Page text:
Estrella Parker Uses Compassion to Drive HR

As chief human resources officer at Satellite Healthcare, Estrella Parker helps the company find and drive the strategies that help people living with kidney disease live the best life possible

Estrella Parker has always wanted to make an impact. Throughout her career, she has moved forward with the aim of using her talents, skills, and education to solve world-class problems. And today, as chief human resources officer at Satellite Healthcare, Parker has certainly fulfilled her goal.

estrella parker
Photo courtesy of Satellite Healthcare

When Parker first started out in her career, she actually had no thought of working in human resources. After graduating from the University of the Philippines with a degree in computer science, she earned an MBA at the University of California, Los Angeles-The Anderson School of Management and worked as a senior consultant at Gemini Consulting. But just a few years later, when Parker had transitioned to a role at Prudential Insurance, her career trajectory changed forever.

“The president of the division at the time, who was very forward-thinking, decided to build an in-house HR function,” Parker recalls. “She wanted to take a different perspective on the traditional HR department, so she asked me to step in and run it.” Ever since then, Parker has used her tech- and business-centered background to innovate and disrupt the HR field. “It’s not about being defined by the field,” says the CHRO, “but what I can do to truly make a difference.”

At Satellite Healthcare, Parker serves as the general manager of company’s HR function. She is also a member of the executive team that finds strategic ways to grow, expand, and live the company’s mission. In addition, Parker is a member of the executive leadership committee for the National Kidney Foundation, a major nonprofit organization committed to kidney disease prevention and the support of people living with kidney disease in the United States.

One of the nation’s leaders in care and treatment for kidney disease, Satellite Healthcare’s mission is “very simple,” Parker says. “Our mission is to make life better for those living with kidney disease because when people come to us, they’re telling us they want to live.” But Satellite takes a broad view of the term “life,” Parker emphasizes. They don’t just want to help patients live longer—they want to help them enjoy healthier, happier lives even while living with a serious chronic condition.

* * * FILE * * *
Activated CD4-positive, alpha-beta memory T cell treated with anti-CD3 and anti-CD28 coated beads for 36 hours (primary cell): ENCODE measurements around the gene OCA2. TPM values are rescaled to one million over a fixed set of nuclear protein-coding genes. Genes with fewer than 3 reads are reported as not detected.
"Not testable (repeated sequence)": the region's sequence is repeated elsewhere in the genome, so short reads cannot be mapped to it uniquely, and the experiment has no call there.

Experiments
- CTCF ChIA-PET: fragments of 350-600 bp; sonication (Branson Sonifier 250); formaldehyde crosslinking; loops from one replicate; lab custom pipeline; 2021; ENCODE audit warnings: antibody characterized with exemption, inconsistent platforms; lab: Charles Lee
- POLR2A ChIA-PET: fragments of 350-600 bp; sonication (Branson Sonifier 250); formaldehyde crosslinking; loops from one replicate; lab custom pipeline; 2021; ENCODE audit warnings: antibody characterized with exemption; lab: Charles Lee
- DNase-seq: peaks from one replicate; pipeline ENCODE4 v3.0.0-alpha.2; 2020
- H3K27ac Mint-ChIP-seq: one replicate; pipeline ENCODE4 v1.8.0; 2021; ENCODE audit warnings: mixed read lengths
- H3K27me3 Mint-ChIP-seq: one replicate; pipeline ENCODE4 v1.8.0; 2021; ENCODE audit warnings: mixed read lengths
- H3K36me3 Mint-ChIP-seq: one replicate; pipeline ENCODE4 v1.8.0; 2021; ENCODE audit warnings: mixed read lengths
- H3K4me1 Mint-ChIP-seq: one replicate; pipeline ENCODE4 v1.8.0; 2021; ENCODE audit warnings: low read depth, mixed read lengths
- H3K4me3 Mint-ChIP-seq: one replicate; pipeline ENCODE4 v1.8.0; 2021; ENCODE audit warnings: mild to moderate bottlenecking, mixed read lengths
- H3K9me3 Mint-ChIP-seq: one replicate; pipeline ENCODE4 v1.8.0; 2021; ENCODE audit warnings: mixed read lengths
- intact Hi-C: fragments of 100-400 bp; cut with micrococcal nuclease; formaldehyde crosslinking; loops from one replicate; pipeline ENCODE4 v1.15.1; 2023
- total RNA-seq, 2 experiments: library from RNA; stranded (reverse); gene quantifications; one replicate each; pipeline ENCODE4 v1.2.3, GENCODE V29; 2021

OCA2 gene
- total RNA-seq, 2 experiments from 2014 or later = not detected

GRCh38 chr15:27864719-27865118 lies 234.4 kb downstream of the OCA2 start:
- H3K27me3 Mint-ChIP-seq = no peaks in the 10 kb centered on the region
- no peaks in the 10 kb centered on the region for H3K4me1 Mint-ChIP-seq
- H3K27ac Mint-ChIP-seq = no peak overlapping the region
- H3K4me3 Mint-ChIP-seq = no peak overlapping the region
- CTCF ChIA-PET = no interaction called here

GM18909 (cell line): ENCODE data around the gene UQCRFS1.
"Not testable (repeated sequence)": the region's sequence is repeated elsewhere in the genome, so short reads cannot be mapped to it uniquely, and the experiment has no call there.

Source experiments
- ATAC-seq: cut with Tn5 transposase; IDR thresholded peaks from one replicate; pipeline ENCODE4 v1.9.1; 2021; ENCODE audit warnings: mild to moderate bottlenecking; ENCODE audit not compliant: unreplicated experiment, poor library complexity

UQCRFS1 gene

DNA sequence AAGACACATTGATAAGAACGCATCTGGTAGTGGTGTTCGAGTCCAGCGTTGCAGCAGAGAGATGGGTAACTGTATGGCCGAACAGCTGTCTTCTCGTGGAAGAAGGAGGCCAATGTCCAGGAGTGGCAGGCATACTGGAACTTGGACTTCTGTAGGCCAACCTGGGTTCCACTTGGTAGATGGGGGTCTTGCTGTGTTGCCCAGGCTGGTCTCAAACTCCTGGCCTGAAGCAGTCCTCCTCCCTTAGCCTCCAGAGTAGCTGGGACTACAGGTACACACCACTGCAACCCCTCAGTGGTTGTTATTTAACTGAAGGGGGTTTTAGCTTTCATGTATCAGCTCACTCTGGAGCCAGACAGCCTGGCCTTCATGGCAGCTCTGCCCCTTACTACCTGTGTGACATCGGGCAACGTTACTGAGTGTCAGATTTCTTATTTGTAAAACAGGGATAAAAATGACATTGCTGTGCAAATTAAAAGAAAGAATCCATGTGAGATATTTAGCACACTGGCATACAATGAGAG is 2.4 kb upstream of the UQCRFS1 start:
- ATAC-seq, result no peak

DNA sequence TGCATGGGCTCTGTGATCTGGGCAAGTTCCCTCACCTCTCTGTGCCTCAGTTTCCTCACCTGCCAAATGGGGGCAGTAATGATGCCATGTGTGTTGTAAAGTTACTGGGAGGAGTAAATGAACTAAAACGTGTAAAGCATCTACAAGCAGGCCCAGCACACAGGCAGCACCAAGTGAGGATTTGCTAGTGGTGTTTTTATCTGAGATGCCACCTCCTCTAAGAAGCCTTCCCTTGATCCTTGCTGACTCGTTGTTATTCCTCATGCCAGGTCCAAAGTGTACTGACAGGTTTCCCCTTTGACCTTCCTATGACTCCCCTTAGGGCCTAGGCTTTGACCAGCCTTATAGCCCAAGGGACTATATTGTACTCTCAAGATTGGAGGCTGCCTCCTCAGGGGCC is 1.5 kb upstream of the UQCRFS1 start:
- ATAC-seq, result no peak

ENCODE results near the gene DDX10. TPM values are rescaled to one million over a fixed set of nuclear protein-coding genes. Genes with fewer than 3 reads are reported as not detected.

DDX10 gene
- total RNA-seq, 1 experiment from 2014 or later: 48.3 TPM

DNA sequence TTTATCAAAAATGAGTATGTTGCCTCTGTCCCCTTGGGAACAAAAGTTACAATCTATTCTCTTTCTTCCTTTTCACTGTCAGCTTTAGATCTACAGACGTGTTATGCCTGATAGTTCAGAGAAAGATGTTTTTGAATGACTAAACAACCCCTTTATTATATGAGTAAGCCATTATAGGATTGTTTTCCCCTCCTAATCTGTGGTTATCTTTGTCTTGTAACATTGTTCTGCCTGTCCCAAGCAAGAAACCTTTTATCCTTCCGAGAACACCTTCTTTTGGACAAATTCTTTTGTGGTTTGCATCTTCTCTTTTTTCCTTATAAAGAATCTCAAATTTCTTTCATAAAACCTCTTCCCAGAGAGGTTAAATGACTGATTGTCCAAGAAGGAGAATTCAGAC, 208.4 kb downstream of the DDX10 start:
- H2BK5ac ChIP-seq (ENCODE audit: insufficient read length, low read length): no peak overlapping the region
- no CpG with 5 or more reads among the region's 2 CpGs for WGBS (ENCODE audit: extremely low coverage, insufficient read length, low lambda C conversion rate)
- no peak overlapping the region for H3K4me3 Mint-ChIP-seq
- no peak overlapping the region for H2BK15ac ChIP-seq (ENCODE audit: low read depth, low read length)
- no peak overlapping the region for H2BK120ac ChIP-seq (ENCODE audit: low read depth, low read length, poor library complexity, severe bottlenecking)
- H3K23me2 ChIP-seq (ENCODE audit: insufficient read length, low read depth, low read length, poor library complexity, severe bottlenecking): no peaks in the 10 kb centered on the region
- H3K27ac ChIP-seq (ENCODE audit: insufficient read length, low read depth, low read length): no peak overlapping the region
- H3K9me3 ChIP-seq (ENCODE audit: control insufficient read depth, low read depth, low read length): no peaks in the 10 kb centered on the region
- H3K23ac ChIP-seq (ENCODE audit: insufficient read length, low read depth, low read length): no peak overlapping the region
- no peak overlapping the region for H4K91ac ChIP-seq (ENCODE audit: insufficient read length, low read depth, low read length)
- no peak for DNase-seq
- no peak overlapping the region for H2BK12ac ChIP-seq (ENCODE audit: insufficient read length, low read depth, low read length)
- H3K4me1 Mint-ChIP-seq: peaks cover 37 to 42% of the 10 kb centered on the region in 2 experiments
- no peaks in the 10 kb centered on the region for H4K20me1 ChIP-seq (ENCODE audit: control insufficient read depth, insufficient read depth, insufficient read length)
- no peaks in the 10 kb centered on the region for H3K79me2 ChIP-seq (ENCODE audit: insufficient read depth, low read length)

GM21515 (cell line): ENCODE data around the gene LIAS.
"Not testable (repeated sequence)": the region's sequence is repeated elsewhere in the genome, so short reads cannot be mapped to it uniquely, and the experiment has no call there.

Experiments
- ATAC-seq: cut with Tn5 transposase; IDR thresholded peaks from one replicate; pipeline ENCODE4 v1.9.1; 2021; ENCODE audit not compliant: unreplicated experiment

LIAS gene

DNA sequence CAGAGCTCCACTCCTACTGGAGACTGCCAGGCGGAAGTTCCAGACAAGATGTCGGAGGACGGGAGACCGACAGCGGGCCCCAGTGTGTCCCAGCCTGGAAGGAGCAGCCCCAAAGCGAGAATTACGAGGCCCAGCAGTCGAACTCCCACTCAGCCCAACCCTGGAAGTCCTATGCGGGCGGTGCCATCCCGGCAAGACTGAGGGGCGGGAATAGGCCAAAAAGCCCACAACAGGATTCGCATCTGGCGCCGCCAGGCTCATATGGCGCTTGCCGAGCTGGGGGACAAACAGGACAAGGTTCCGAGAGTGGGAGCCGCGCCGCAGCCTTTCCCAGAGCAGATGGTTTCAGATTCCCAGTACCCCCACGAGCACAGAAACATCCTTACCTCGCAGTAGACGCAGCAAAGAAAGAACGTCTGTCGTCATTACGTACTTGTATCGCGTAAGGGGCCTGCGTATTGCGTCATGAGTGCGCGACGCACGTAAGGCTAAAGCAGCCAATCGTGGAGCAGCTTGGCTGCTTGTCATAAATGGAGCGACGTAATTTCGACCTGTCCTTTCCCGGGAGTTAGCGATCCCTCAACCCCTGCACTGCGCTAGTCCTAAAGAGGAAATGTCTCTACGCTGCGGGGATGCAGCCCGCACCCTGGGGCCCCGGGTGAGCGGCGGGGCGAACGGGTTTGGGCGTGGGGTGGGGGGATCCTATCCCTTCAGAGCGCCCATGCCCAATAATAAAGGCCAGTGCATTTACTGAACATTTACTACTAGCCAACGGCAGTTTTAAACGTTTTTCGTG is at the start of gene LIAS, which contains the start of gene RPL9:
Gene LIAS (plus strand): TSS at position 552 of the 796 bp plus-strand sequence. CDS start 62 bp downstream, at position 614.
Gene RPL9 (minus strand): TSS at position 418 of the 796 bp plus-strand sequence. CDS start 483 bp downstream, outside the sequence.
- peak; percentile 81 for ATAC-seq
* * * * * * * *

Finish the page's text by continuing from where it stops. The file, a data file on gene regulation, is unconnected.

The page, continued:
“Our employees strive to truly get to know each patient,” Parker says. “We work with them to individualize treatment as much as possible so they can live a life that’s meaningful to them.” For many patients, Parker explains, that extra care makes all the difference in the world.

“We had a patient worried about losing his job because of the twelve hours a week he needed to spend at the dialysis center,” Parker recalls. “We asked him if he had ever considered home dialysis, which offers a lot more schedule flexibility. He said, ‘No, nobody ever told me about home dialysis!’ It’s about finding different modalities and creative solutions so that people can still do the things they want to do.”

 “It’s not about being defined by the field but what I can do to truly make a difference.”

In addition to an individualized, empathetic approach to patient care, Satellite Healthcare strives to increase public awareness about kidney disease, Parker says. “Unlike cancer or heart disease, kidney disease has never had much public attention,” she notes. “That’s despite the fact that one out of every seven Americans is living with kidney disease, and that 90 percent of those with the disease don’t even know they have it.”

Increasing awareness means more people will get tested for kidney disease. Early detection and treatment can slow the progression of the disease and the need for treatment. More awareness also means greater choice for patients when treatment is needed. “Too many patients ‘crash’ into dialysis,” Parker says. “They didn’t know the signs. Their kidneys fail and they begin dialysis in the hospital. Early stage kidney disease healthcare smooths the transition to a treatment option that works best for the patient, whether that be preemptive transplant, home dialysis treatment, or in-center dialysis. If we can avoid the medical emergency, we can help patients adjust to their life on treatment in a more supportive, holistic way.”

Satellite Healthcare’s mission is unquestionably meaningful, but as Parker says, it wouldn’t mean nearly as much if the organization didn’t execute that mission with an abiding sense of compassion, empathy, and love. That’s what keeps patients coming to Satellite, and that’s what keeps people like Parker working there.

“We have an environment that helps us really live our values,” Parker says. “So, it’s very natural and easy for me to thrive here and be an advocate despite any challenges we face along the way.”

A Personal Mission

Part of what makes Parker so passionate about Satellite Healthcare’s commitment to educate the public about kidney disease is the memory of her cousin, who was diagnosed with kidney failure when she was in her early twenties. “She’s my hero, my inspiration,” Parker says of her cousin. “At the time, I didn’t understand much about what was happening. Until I joined the Satellite team, I didn’t realize all that can be done to help make life better for people living with the disease. It’s been very fulfilling to be able to give something back.”